Running time: 108 min.
Release date: March 9, 1990
The Handmaid's Tale is an adaptation of the Margaret Atwood novel of the same name. It depicts the very sci-fi convention of a dystopian future but this time it puts a different spin on the story: a female perspective. The film had a somewhat troubled production with the original director, Karel Reisz, leaving the project and the original screenwriter, Harold Pinter, abandoning his duties due to exhaustion. The end result is a film that struggles to focus on the deep ideas and themes that were at the center of the original source material. Plus, it doesn't help that the cast is playing things so low-key that it's hard to tell if they are phoning it in or legitimately bored.
The Republic of Gilead, formerly known as the United States of America, is waging war within itself as a conservative totalitarian government attempts to "cleanse" the landscape. Pollution has rendered almost the entire population sterile. Kate (Natasha Richardson) and her husband are attempting to flee to Canada with their young daughter when they are caught by the border guard. Kate's husband is killed and her daughter flees at the command of her mother, never to be seen again. Kate is captured and taken to a training facility with many other women, where they receive training (or brainwashing) to become handmaids. The handmaids are then later matched up with a privileged couple in order to be used as a sort-of concubine so that they may possibly bear children, since sterility is the soup du jour in this future. The handmaids are trained in the Old Testament and those in charge inflict ritualistic violence upon the women. Soon, Kate is sent to the home of The Commander (Robert Duvall) and his wife, Serena Joy (Faye Dunaway). She is given a new name: Offred ("of Fred", the Commander's first name). The setting of the story has moved from the cold ans sterile halls of the training facility to what appears to be a nice, quiet and well-manicured suburb as we find that there is a sun in this future. Up to this point, everything was so drab and dreary and grey, with only the reds and blues of the handmaid's and the wives to color things up.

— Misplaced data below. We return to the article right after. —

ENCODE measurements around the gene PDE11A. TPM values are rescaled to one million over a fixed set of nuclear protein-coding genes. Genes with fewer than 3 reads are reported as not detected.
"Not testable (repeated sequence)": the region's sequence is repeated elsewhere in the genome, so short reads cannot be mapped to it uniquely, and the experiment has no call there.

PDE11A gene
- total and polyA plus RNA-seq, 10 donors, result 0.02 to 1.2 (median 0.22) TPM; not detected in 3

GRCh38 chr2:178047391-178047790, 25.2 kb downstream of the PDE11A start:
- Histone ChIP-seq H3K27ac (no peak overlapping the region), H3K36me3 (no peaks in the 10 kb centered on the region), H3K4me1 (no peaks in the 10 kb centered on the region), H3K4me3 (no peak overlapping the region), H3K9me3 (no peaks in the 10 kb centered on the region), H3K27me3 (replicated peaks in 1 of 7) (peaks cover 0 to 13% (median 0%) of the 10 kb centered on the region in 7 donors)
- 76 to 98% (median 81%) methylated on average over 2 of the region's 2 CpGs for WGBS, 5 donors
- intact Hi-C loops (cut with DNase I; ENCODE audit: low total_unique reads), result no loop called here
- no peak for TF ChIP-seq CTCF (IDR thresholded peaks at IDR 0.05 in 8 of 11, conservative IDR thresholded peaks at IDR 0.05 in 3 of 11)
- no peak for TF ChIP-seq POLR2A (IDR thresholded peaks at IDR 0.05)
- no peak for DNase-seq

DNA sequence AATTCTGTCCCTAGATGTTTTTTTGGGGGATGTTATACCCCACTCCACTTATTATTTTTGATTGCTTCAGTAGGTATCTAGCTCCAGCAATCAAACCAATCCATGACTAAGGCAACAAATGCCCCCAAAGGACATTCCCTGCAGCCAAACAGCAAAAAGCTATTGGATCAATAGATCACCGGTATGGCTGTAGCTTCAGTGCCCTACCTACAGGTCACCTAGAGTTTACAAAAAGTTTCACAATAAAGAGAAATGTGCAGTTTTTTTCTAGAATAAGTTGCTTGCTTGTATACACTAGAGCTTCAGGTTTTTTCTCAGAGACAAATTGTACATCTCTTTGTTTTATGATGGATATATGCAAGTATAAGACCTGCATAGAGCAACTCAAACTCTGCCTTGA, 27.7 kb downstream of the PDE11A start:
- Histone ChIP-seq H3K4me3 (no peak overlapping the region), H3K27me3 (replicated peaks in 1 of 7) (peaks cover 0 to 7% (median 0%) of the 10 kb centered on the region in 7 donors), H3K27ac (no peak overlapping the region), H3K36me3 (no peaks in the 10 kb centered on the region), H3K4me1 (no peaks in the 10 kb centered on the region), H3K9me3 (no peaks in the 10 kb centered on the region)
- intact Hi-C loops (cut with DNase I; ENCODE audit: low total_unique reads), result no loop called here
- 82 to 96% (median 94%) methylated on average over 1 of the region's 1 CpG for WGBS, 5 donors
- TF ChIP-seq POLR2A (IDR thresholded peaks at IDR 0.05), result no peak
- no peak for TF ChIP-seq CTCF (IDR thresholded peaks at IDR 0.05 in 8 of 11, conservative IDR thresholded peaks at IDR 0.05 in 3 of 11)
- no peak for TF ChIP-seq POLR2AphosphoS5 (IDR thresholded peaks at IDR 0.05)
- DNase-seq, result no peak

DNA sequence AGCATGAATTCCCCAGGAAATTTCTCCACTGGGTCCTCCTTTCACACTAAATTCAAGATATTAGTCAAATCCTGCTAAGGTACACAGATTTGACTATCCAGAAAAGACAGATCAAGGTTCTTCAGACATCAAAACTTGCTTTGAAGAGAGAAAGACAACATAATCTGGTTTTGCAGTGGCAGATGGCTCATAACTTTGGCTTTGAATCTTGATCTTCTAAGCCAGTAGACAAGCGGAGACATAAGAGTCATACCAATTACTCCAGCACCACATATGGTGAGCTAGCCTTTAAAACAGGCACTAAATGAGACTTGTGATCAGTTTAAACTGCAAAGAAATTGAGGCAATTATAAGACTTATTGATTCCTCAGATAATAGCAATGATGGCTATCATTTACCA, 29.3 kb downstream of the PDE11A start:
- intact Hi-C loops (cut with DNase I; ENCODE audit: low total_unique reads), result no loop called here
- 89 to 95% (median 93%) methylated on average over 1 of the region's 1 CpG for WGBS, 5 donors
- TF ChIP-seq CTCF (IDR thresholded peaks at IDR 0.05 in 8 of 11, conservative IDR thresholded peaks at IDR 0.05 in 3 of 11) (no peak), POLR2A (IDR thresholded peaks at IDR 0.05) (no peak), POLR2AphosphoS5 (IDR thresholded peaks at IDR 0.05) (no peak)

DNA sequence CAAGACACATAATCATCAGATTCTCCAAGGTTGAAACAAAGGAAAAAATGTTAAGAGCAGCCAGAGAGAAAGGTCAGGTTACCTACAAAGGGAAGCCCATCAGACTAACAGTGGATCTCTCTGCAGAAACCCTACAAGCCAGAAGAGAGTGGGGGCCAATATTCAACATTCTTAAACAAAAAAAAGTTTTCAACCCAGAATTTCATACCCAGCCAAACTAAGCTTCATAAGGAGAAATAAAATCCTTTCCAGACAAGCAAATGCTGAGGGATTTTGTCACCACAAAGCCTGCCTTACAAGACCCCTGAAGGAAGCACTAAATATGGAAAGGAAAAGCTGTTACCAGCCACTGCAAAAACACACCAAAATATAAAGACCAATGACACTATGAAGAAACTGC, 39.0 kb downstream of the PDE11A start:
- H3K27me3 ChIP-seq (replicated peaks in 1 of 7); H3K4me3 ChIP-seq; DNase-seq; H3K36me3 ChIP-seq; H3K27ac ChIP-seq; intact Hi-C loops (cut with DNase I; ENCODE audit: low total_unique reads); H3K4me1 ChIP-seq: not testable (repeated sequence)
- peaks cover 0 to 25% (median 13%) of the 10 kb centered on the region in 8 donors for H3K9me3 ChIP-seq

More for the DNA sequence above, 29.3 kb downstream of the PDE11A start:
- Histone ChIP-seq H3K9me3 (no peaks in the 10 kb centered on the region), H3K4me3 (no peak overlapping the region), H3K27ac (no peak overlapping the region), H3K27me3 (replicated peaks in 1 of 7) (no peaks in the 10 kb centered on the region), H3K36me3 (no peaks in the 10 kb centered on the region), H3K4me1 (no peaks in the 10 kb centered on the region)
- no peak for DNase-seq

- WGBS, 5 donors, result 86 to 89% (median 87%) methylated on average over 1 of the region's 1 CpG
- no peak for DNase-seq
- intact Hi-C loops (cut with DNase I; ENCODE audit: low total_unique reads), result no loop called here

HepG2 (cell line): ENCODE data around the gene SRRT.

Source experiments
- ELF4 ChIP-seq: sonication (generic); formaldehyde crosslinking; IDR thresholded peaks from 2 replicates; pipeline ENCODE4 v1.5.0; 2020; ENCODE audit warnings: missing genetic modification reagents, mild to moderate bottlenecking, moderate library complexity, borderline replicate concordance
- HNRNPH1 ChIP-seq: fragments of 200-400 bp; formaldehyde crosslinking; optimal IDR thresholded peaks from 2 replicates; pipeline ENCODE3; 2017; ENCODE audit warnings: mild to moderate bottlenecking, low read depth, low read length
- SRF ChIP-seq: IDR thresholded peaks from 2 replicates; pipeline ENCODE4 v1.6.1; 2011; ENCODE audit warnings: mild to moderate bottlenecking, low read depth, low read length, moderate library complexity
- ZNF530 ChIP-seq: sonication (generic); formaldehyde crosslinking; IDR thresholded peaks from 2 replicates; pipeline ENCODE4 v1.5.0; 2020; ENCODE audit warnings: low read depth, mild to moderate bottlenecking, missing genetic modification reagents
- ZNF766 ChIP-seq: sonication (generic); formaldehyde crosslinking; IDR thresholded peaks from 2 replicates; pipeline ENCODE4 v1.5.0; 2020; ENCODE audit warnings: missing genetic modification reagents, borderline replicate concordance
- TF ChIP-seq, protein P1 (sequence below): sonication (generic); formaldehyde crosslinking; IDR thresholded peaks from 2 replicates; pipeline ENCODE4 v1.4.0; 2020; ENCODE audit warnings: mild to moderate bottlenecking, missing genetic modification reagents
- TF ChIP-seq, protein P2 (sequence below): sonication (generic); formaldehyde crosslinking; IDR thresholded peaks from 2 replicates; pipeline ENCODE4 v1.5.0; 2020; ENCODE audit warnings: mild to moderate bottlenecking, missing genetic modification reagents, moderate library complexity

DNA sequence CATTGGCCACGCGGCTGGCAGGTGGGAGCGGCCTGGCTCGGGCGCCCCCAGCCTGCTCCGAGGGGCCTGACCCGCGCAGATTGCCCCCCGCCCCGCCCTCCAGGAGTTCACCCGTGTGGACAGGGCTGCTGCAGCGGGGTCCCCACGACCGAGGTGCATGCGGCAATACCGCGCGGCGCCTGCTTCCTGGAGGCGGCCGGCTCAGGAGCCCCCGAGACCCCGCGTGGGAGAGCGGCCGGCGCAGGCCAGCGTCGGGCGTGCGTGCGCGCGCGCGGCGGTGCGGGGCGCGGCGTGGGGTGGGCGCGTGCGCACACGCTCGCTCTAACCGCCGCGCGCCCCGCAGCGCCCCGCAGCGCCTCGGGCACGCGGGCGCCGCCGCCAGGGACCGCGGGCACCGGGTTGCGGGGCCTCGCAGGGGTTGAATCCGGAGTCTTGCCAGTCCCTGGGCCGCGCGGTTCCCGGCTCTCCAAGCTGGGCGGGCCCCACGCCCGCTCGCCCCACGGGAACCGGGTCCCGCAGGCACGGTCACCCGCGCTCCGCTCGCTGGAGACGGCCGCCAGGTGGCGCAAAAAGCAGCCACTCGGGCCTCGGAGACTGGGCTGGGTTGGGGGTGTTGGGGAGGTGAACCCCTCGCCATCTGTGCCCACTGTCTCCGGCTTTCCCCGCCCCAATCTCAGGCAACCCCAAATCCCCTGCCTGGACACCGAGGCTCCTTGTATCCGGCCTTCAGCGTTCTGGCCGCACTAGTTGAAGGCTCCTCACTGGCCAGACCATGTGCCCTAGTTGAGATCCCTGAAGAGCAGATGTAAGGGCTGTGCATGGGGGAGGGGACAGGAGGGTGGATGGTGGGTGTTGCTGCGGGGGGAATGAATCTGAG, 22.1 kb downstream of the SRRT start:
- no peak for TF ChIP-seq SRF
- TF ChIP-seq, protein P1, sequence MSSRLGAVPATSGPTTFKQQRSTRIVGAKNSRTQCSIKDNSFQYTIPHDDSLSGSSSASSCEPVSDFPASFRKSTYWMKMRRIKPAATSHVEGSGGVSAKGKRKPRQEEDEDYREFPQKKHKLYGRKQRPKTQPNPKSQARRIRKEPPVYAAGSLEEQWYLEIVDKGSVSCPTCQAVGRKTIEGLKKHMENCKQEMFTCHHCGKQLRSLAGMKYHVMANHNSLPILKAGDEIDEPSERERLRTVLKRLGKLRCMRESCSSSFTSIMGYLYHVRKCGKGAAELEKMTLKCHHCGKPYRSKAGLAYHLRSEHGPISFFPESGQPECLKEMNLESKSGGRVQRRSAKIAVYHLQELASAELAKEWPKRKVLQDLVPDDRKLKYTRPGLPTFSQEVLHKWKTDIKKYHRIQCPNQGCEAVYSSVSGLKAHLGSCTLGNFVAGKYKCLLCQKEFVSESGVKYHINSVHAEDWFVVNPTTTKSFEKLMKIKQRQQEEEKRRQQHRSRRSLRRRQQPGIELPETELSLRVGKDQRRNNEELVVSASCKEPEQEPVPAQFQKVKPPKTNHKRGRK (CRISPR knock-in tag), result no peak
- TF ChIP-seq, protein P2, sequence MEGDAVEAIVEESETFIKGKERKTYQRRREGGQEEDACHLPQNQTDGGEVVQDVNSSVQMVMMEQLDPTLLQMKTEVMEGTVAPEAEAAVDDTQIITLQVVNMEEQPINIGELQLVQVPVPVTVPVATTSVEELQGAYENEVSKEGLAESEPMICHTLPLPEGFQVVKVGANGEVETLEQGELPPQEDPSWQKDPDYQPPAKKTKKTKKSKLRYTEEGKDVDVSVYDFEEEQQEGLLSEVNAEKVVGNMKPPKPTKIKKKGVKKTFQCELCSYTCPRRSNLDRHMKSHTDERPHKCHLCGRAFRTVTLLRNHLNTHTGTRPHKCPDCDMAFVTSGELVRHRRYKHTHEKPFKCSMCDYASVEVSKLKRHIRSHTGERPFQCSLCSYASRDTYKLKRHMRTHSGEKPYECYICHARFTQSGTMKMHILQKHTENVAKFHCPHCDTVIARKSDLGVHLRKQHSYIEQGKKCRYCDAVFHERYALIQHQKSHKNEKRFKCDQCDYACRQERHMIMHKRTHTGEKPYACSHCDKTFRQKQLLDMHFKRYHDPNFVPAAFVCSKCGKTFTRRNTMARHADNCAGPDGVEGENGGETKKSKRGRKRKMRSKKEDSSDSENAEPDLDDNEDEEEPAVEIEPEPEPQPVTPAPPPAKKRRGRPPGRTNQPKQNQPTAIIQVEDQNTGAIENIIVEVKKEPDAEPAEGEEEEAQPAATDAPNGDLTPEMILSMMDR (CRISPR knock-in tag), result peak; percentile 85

The Commander's first attempt at impregnating Offred shows a strange ritual where Serena Joy holds Offred in her lap while the Commander.....does his thing. Offred is left emotionally violated, in one of the film's only moving moments. Later on, on a check-up with a doctor, she is told that the Commander may be sterile. Serena Joy is aware of this, so she offers Offred the services of the chauffeur, Nick (Aidan Quinn). Offred and Nick strike up a relationship of some sort, which is never fully established. This subplot has some bearing on the climax, but not giving Offred and Nick screen time to build to that is one of the failures of the plot. The Commander wants to get closer to Offred/Kate in the hopes that she would become a better handmaid if she would just enjoy herself, dammit! The story really has zero momentum going for it and struggles to move forward from one scene to the next. It doesn't help that the tone and atmosphere of the film are difficult to establish with scenes of suburban life mixing in with the ravages of this future war. There are shadings of feminist themes also at play, but they are stifled by the lack of any energy to this plot.
Director Volker Schlondorff previously won an Academy Award for the film The Tin Drum, which won Best Foreign Language Film in 1980 and was a prominent member of the German New Wave cinematic movement of the 1960s and 1970s. Schlondorff gets style points for creating such a dreary image of the future and then breaking it up with basic colors like red, blue and white (the colors of the American flag, which is no more in the context of this story). There are some sunny scenes to break the monotony of all the bleak grey, but it's not enough, really. The film needed a serious infusion of energy; there is a moment or two near the end, but by then it's all too little too late.
Natasha Richardson's lead performance is the focal point, but she contributes to the film's lack of joy. We never get the feeling that there are still remnants of a rebellious woman under her red cloak. She suppresses her emotions too much, making us long for someone with a little more spark. Maybe Elizabeth McGovern would have been a better choice. McGovern plays Moira, a woman who befriends Kate/Offred in the training facility. McGovern plays Moira with the right amount of energy and rebelliousness, so that when she appears on screen she is a welcome relief. Robert Duvall provides a curiously muted performance as the Commander, while Faye Dunaway, like McGovern, is involved in a few of the film's better scenes. Watching McGovern and Dunaway take the shine from the star, Richardson, speaks volumes about this production and the miscasting.
Ultimately, The Handmaid's Tale has a lot that it wants to say about being a woman in this dystopian society, but like a bad dream, the translation is strangled by a grey, lifeless hand. I'm not sure how Margaret Atwood envisioned her words, but viewing audiences certainly require some semblance of momentum to keep them glued to the screen. This film was a disappointment and is not indicative of the work of everyone involved.